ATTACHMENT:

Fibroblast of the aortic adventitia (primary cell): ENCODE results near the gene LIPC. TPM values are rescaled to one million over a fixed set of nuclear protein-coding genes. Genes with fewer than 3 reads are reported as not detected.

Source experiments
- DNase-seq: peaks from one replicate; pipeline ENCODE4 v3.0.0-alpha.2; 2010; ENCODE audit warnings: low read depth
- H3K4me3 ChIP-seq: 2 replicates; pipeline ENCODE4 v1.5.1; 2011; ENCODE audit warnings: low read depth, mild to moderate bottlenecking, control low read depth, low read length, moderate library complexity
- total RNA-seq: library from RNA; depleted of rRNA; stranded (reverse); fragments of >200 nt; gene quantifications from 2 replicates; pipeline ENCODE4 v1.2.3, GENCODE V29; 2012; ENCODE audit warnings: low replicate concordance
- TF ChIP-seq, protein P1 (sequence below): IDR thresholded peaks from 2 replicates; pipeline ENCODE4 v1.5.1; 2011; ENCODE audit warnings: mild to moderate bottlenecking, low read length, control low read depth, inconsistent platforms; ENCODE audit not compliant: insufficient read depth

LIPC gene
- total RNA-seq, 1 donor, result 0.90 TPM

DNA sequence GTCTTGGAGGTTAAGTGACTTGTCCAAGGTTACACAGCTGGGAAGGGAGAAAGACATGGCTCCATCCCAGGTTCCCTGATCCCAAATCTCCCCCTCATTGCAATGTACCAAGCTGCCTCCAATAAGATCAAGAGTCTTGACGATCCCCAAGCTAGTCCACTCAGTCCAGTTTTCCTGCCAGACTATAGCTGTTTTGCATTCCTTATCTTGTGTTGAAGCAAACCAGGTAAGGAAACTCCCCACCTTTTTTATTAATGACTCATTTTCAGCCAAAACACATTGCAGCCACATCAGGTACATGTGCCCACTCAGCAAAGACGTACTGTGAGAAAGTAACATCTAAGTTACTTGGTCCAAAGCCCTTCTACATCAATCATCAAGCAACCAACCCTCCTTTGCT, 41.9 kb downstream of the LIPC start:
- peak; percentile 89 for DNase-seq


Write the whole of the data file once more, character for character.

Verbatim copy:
Fibroblast of the aortic adventitia (primary cell): ENCODE results near the gene LIPC. TPM values are rescaled to one million over a fixed set of nuclear protein-coding genes. Genes with fewer than 3 reads are reported as not detected.

Source experiments
- DNase-seq: peaks from one replicate; pipeline ENCODE4 v3.0.0-alpha.2; 2010; ENCODE audit warnings: low read depth
- H3K4me3 ChIP-seq: 2 replicates; pipeline ENCODE4 v1.5.1; 2011; ENCODE audit warnings: low read depth, mild to moderate bottlenecking, control low read depth, low read length, moderate library complexity
- total RNA-seq: library from RNA; depleted of rRNA; stranded (reverse); fragments of >200 nt; gene quantifications from 2 replicates; pipeline ENCODE4 v1.2.3, GENCODE V29; 2012; ENCODE audit warnings: low replicate concordance
- TF ChIP-seq, protein P1 (sequence below): IDR thresholded peaks from 2 replicates; pipeline ENCODE4 v1.5.1; 2011; ENCODE audit warnings: mild to moderate bottlenecking, low read length, control low read depth, inconsistent platforms; ENCODE audit not compliant: insufficient read depth

LIPC gene
- total RNA-seq, 1 donor, result 0.90 TPM

DNA sequence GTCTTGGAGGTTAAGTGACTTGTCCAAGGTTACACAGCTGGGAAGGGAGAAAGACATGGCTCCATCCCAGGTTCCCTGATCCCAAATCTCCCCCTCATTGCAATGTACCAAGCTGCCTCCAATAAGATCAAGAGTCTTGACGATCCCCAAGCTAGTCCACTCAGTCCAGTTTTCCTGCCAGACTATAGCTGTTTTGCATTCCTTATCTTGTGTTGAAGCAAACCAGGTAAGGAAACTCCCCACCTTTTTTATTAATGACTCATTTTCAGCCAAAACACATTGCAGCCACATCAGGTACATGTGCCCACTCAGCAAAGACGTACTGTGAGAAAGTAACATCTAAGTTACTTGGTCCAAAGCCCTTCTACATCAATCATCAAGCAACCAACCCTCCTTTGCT, 41.9 kb downstream of the LIPC start:
- peak; percentile 89 for DNase-seq